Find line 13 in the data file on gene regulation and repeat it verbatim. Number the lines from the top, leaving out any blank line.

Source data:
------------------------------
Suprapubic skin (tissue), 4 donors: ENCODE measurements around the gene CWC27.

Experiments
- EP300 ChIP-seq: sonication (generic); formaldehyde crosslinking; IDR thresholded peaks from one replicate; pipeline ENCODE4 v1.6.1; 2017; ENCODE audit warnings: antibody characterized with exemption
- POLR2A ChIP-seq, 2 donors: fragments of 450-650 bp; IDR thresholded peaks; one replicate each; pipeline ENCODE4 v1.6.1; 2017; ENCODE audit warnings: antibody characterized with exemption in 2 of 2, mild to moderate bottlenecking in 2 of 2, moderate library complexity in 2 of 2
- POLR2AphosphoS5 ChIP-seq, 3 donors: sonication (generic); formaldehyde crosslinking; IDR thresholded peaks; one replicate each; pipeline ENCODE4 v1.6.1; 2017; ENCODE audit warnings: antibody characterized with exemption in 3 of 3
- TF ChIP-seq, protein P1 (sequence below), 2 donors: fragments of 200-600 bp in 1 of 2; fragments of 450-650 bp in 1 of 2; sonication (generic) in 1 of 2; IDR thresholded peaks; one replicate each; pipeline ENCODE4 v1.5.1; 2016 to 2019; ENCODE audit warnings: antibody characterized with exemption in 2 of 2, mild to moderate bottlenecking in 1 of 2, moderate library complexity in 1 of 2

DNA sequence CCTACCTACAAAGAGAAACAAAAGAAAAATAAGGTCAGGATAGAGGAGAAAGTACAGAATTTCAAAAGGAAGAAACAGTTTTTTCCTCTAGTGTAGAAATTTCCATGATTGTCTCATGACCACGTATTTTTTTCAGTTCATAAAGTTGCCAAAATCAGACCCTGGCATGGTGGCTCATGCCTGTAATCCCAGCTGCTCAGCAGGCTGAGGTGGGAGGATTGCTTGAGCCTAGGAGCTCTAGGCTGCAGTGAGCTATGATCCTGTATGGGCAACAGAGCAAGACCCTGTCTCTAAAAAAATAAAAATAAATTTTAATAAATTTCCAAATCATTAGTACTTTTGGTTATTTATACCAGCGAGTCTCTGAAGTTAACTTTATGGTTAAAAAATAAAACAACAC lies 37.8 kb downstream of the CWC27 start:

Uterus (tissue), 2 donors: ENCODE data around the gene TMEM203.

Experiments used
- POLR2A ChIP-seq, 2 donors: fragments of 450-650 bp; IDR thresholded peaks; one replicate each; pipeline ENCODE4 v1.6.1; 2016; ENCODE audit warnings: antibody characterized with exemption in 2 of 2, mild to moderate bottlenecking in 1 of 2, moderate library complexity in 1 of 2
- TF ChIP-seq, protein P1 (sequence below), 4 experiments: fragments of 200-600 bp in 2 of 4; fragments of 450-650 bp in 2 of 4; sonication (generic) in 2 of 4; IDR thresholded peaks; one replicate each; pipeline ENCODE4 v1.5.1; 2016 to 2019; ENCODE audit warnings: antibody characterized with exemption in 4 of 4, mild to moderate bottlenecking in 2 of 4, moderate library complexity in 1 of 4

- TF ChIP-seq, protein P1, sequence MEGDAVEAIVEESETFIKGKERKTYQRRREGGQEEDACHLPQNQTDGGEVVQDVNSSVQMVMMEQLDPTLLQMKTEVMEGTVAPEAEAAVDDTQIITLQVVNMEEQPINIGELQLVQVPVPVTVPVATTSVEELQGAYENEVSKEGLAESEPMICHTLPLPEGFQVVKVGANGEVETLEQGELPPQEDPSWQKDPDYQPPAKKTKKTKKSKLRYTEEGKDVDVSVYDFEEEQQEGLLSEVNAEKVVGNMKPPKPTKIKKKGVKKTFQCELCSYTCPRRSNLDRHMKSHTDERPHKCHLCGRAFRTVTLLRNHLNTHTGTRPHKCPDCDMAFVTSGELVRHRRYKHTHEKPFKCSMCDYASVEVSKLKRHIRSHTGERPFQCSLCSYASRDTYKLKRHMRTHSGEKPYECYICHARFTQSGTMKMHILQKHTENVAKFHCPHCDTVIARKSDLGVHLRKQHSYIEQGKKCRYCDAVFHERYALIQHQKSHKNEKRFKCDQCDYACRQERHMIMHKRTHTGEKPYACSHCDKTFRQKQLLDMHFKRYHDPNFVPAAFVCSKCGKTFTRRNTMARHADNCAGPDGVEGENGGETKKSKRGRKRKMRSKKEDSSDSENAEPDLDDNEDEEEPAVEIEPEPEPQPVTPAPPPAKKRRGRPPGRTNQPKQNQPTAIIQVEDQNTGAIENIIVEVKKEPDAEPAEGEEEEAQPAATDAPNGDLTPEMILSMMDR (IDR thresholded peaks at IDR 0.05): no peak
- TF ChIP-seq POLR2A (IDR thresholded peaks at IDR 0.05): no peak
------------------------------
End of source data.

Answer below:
- TF ChIP-seq POLR2A (IDR thresholded peaks at IDR 0.05): no peak